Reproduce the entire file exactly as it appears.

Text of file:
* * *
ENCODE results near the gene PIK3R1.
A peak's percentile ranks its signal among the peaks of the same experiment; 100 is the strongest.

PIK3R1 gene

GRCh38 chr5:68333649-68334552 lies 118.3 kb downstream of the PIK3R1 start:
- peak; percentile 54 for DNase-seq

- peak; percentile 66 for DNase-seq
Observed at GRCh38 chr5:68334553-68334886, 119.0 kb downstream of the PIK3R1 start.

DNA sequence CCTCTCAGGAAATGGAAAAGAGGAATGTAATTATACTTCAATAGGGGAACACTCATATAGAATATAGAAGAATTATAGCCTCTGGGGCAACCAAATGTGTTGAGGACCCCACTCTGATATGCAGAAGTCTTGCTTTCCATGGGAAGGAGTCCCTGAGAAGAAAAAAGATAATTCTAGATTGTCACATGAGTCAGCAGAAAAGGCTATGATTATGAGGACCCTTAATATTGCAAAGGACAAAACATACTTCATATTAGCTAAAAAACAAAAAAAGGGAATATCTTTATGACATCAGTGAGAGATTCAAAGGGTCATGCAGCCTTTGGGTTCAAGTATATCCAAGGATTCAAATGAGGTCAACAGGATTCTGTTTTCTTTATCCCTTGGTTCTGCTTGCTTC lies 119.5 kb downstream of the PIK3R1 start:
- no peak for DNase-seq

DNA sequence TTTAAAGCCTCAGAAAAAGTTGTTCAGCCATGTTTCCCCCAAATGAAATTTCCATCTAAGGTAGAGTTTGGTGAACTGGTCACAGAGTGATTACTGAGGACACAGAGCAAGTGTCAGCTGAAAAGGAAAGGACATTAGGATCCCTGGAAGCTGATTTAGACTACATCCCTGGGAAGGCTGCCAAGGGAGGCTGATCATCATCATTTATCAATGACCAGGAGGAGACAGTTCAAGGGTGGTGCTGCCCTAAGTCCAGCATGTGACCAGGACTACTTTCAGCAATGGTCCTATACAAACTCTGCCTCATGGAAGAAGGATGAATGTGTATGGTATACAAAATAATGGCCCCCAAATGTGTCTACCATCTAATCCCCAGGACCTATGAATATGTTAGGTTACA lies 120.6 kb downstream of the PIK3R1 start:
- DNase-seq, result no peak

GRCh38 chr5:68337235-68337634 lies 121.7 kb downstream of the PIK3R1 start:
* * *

ENCODE results near the gene PIK3R1.
A peak's percentile ranks its signal among the peaks of the same experiment; 100 is the strongest.

PIK3R1 gene

GRCh38 chr5:68333649-68334552 lies 118.3 kb downstream of the PIK3R1 start:
- peak; percentile 54 for DNase-seq

- peak; percentile 66 for DNase-seq
Observed at GRCh38 chr5:68334553-68334886, 119.0 kb downstream of the PIK3R1 start.

DNA sequence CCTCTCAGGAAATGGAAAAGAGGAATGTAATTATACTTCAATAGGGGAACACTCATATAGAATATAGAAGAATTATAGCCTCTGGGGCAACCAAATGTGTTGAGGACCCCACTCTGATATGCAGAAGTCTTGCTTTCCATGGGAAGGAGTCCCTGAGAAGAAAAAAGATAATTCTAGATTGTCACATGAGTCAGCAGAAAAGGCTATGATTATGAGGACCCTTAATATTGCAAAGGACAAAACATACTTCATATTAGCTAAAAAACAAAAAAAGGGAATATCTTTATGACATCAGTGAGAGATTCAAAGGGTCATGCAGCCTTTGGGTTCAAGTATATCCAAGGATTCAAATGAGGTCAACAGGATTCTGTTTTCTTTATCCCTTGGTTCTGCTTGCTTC lies 119.5 kb downstream of the PIK3R1 start:
- no peak for DNase-seq

DNA sequence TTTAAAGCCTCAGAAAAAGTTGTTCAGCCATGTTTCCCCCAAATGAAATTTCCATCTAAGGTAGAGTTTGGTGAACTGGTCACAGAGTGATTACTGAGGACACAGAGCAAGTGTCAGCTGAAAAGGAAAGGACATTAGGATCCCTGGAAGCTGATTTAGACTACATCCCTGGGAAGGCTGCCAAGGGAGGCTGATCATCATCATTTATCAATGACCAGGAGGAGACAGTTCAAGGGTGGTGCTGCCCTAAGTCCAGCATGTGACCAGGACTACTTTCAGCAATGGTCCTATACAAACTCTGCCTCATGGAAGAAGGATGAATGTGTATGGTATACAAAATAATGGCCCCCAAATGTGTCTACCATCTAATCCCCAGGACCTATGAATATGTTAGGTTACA lies 120.6 kb downstream of the PIK3R1 start:
- DNase-seq, result no peak

GRCh38 chr5:68337235-68337634 lies 121.7 kb downstream of the PIK3R1 start: